Nick and Marie have a beautiful new home in Summerwood near Humble in North Houston. It's spacious and modern and they're working on furnishing it. No kids yet for them, they are both busy building their careers and doing some traveling before they have kids.

In November, we celebrated our 35th wedding anniversary. We still live in the Calallen area of northwest Corpus Christi.Grandad has been with Chesterton for more than 30 years. He spends a good deal of his time in Houston now as he manages both the Houston and Corpus Christi retail operations. Retirement is still a few years away for him. I enjoy my part-time job as a substitute teacher. I always knew that I should have been a teacher. I enjoy working with all levels of students and spend quite a bit of time in special needs classes. Of course, my favorite days are when I get to teach English or Social Studies. I have found high school mathematics challenging, but I'm learning as I go along.  Thank God, other teachers are usually very helpful and willing to show me how it's done.

This year, for only the second time ever, our family will not be together for Christmas. Katy, Travis and Our Little Princess will visit the weekend before Christmas and we'll celebrate then. Mady will spend Christmas with them for the first time ever. That means they'll be spending Christmas with Travis' family. I couldn't resist reminding Katy that last time she didn't come home for Christmas, it snowed in Corpus Christi for the first time in 100 years. Nick and Marie will be here for our traditional Christmas Eve and Christmas Day. We've already chosen what movie we'll see on Christmas Day. It's going to be True Grit.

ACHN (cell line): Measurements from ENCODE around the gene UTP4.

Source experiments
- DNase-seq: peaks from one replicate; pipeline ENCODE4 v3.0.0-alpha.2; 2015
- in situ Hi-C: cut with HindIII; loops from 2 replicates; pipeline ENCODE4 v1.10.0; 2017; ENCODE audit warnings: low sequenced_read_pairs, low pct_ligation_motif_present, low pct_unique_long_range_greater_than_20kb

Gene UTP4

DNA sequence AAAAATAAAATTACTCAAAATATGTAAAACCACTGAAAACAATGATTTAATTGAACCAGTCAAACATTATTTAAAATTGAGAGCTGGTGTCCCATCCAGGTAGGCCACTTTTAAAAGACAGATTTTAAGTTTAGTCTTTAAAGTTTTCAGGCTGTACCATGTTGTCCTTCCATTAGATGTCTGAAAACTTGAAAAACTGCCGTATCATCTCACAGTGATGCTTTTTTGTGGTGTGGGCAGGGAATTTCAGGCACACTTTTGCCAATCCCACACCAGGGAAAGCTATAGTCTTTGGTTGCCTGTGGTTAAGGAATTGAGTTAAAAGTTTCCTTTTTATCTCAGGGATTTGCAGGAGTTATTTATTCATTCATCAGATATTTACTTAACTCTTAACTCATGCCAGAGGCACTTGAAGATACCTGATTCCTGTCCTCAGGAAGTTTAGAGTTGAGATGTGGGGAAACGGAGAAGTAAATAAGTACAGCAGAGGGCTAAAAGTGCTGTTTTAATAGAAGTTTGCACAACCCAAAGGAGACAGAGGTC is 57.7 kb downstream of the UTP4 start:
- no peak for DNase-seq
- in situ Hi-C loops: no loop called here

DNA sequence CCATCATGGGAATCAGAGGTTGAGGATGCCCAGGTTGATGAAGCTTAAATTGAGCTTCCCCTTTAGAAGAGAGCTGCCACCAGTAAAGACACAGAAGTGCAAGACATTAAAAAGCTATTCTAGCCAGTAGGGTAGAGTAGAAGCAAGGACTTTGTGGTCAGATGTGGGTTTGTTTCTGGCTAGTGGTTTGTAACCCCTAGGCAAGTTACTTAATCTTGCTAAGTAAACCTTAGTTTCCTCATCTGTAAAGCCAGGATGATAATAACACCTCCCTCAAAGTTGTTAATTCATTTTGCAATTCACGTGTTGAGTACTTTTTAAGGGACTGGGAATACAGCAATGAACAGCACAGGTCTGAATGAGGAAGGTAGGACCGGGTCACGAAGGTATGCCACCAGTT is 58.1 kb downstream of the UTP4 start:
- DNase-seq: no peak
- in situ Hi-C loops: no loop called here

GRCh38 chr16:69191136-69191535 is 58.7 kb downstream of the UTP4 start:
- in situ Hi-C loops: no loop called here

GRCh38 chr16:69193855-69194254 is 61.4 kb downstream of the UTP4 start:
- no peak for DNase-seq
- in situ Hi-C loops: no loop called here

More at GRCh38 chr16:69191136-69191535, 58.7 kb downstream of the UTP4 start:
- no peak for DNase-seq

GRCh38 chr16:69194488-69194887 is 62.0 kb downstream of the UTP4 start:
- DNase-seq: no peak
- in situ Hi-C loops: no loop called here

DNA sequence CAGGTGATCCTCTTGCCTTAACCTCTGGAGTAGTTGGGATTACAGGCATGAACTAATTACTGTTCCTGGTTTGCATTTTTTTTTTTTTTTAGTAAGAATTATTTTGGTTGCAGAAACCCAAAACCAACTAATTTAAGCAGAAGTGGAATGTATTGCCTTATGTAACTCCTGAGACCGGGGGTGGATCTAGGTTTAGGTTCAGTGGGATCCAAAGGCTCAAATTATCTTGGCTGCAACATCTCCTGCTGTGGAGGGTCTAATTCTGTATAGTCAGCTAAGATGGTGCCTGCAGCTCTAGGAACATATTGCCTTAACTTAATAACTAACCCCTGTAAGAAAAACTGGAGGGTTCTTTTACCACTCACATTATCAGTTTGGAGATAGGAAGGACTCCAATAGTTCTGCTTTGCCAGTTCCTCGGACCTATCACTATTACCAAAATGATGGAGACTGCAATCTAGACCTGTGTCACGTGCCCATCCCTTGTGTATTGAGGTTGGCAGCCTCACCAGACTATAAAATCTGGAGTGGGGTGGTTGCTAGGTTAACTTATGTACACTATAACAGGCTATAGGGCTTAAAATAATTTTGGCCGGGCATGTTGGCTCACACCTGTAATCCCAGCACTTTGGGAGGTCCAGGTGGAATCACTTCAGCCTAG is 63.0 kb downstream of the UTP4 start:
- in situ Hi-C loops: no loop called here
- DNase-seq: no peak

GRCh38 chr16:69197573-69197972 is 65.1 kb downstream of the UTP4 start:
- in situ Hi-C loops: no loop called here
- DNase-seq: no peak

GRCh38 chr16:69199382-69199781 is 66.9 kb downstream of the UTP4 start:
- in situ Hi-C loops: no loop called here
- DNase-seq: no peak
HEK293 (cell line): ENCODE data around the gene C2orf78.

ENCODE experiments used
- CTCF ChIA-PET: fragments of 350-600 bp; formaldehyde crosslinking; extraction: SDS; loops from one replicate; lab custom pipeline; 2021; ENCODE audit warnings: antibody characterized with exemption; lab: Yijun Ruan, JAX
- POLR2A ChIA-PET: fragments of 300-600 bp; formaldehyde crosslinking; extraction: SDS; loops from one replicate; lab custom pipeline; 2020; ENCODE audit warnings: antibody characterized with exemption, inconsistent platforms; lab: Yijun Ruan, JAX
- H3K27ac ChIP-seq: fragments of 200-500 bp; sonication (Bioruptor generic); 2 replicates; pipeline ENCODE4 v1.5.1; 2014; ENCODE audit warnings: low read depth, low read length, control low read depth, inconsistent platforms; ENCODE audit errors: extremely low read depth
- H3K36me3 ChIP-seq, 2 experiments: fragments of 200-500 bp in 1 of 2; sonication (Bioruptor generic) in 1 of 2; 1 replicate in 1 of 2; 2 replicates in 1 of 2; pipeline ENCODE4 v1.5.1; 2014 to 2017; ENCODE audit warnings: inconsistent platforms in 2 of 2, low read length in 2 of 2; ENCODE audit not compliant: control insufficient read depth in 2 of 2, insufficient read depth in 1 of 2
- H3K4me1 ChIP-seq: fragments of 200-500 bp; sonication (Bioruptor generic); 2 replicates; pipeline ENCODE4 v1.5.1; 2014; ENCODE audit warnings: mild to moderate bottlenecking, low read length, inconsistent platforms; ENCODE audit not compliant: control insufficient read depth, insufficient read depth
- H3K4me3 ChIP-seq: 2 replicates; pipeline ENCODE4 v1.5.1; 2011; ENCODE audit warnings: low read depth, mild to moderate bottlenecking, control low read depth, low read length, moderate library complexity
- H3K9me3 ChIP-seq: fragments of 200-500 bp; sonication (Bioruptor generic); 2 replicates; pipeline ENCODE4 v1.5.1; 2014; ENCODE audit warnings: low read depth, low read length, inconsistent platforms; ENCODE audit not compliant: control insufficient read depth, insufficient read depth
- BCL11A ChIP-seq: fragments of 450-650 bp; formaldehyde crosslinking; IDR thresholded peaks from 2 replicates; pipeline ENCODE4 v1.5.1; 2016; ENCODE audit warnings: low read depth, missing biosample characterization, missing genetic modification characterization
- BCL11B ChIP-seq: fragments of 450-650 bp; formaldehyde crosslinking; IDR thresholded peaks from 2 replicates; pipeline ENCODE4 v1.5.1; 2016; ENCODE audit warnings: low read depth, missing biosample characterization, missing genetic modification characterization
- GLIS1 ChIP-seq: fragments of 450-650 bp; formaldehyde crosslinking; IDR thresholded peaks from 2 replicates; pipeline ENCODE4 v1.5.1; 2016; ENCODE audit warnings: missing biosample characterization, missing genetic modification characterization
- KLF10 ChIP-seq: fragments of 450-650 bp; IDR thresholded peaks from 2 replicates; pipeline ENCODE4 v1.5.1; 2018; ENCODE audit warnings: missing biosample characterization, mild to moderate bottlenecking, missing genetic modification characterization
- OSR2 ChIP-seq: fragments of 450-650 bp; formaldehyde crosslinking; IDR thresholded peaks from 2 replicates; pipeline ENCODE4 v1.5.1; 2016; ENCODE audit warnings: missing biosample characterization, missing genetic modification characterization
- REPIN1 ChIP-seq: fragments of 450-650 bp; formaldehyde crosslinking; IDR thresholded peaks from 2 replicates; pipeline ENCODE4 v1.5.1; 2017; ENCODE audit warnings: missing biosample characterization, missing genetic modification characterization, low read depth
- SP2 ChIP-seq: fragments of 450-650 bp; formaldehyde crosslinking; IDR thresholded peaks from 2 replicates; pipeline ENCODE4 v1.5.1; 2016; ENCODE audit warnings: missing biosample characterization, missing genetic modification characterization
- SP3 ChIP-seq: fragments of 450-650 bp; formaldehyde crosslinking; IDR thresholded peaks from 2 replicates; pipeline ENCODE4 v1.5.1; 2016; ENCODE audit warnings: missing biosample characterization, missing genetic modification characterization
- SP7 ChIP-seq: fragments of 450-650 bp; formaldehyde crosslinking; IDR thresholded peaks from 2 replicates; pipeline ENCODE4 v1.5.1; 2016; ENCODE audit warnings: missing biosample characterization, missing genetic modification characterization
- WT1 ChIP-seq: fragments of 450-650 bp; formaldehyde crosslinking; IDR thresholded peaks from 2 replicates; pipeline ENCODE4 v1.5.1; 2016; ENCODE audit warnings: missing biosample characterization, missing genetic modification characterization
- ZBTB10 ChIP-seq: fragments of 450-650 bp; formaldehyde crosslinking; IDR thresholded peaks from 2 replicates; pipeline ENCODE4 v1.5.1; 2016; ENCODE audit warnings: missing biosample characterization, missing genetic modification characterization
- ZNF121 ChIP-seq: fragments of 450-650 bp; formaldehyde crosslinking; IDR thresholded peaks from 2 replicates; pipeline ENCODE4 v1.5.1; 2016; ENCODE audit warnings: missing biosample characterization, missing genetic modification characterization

We hope you all have a wonderful Christmas. May 2011 bring you lots of reasons to celebrate.

The Valenta Family

Thursday, December 9, 2010

Oh Christmas Tree!

Grams has finally finished putting up the Christmas Tree. It was much harder than it should have been and took much longer than I planned on.

My main complaint about putting up the tree each year is that assembling and shaping our artificial tree results in my hands and arms being scratched up to the point of bleeding. We bought this tree two years ago and made sure we got a pre-lit tree. This was supposed to make it easier.

Last year my friend Stephanie posted on Facebook that she doesn't actually take her artificial tree down each year. She just covers it in plastic and stores it standing upright. I thought that was a brilliant idea! So last year, instead of taking the tree down, we wrestled it out the front door and into the garage, wrapped it in heavy-duty plastic and stored it standing upright.